aefenglommung (aefenglommung) wrote,
aefenglommung
aefenglommung

Conservatives and the poor

It is a canard among progressives that conservatives hate the poor. This is not only balderdash, a counter-argument can be made that progressives' preferred policies deeply hurt the poor and that conservatives treat the poor with more dignity and respect than progressives do.

In order to understand this argument, let's reduce all the circumstances of poverty to a single example. Let's say somebody is struggling with a terrible disease. Said disease may be acute, or it may be chronic, but in any case it is certainly an affliction to the person suffering it, and that sufferer's entire family is also deeply affected thereby. At the same time, we will let medicine represent all the different sorts of assistance (vouchers, direct payments, training programs, free school lunches, housing assistance, whatever) that a person might need. The moral thesis advanced by progressives is that if you fail to help this sufferer and/or his family, especially when you have the means readily at hand to do so, you are to be judged immoral.

What may surprise you is, conservatives would largely agree with this thesis. Many of them would, in fact, quote the Epistle of James to back up their opinion, where he writes, "What does it profit, my brethren, if a man says he has faith but has not works? Can his faith save him? If a brother or sister is ill-clad and in lack of daily food [or, in our example, sick], and one of you says to them, 'Go in peace, be warmed and filled,' without giving them the things needed for the body, what doe sit profit? So faith by itself, if it has no works, is dead" (James 2:14-17). But having said that every person (well, every Christian, anyhow) who sees another in need is obligated to do more than wish that person well doesn't necessarily mean that all the policies of the 21st Century welfare state are therefore validated.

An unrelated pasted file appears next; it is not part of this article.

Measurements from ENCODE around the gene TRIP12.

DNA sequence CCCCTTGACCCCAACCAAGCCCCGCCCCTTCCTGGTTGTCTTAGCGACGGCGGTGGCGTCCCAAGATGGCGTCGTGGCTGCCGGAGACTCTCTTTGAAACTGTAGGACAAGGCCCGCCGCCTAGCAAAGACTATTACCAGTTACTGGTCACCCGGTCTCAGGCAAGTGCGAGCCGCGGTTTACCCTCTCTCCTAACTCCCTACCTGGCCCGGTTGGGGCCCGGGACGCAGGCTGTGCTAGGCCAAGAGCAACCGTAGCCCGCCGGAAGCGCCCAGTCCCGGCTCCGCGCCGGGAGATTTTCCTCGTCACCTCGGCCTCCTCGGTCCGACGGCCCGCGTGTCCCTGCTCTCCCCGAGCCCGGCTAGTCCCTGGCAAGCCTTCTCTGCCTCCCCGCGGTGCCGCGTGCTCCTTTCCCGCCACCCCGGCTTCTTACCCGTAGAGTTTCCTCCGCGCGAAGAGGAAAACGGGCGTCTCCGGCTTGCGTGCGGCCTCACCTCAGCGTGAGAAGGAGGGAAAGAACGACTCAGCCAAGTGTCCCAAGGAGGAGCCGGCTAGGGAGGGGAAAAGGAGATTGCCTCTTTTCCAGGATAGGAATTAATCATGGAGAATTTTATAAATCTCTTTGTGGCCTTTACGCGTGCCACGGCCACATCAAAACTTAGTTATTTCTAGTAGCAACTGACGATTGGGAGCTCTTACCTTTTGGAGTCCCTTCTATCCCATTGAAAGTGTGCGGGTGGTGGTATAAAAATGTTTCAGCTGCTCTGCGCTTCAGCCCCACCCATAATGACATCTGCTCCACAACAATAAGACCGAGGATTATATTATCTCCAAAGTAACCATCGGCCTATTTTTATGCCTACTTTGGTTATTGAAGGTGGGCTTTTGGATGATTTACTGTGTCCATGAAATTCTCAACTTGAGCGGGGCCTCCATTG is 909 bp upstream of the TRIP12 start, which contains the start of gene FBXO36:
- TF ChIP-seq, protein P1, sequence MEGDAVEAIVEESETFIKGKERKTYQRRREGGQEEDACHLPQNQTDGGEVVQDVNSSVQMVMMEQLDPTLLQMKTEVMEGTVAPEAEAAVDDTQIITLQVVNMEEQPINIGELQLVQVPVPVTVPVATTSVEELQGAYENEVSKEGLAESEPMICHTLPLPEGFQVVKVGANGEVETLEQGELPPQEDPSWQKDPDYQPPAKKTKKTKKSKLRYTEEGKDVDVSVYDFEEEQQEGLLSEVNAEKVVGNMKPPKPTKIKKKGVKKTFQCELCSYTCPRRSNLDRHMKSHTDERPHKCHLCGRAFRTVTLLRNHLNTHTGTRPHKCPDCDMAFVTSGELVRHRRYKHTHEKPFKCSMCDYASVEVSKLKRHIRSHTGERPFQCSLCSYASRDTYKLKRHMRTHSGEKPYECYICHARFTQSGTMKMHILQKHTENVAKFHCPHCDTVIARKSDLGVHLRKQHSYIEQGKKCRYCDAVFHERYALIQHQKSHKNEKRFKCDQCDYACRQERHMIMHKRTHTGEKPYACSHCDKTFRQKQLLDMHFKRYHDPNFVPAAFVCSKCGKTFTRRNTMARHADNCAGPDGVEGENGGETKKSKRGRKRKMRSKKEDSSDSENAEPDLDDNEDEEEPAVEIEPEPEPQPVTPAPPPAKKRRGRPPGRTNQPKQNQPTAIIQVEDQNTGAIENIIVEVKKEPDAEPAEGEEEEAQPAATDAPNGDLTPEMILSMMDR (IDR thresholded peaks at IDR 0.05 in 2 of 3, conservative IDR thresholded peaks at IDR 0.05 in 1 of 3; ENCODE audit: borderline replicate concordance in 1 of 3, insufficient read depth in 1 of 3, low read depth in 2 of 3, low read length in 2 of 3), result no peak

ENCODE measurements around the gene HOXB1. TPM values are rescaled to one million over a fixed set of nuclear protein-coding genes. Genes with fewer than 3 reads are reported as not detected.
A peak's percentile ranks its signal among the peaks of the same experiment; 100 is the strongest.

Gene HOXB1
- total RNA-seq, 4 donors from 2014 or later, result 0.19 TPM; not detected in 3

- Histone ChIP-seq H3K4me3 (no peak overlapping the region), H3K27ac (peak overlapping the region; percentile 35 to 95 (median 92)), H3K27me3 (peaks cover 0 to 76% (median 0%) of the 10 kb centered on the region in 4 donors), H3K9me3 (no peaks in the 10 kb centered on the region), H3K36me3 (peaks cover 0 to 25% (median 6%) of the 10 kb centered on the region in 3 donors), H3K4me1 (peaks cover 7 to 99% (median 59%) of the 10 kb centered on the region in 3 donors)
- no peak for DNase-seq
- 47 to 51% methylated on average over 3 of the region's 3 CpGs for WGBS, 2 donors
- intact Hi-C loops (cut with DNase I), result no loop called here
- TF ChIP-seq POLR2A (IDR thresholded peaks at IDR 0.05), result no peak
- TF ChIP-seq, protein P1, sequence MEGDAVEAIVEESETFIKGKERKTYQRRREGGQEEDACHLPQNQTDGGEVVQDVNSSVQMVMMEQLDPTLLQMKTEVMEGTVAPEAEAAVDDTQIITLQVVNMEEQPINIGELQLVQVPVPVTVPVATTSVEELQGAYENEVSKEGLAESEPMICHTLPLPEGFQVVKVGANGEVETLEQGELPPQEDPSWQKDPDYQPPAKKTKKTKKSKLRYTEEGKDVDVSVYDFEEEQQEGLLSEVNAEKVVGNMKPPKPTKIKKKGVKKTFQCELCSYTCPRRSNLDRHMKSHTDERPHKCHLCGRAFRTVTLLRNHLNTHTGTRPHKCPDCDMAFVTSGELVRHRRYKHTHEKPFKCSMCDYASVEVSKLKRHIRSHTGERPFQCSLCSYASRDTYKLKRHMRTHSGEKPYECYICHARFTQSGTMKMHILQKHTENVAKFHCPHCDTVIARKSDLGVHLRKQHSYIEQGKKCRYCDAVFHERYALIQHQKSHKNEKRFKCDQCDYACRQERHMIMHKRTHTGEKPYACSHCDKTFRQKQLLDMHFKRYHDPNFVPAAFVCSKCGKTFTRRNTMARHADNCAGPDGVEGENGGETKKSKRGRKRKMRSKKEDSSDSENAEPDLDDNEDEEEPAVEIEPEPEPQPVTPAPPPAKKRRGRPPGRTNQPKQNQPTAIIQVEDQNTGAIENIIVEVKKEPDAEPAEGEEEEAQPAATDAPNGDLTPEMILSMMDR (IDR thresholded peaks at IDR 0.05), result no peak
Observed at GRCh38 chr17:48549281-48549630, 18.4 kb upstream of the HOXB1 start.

Okay, so I see a sick person. I am obligated to help, as I can. What should I do then? One thing I should not do is steal the means of help from someone else. If I don't have the medicine they need, nor the money at my disposal to help buy it, I can't just go break into a pharmacy to get it for them. Helping them buy what they need, getting people together to buy what they need, even begging those with medicine to sell to discount the price to make it easier to buy, are all legitimate. Taking it by force is not.

Political schemes that attempt to remove the profit motive from drug companies are immoral, besides being ineffective. Those who risk huge amounts of money to discover new drugs should be rewarded when they succeed, so they can pay back all the investors who made it possible -- or else, why invest at all? Likewise, laws that mandate that medical goods and services be repaid at below-market prices -- besides being ineffective -- are an attempt to make suppliers an offer they can't refuse. My point is, confiscatory laws not only wreck the economy (and thus hurt everybody, including the original sick person we're trying to help), but they may also be immoral themselves if they commandeer goods and services and underpay for them (note that even eminent domain laws require fair compensation).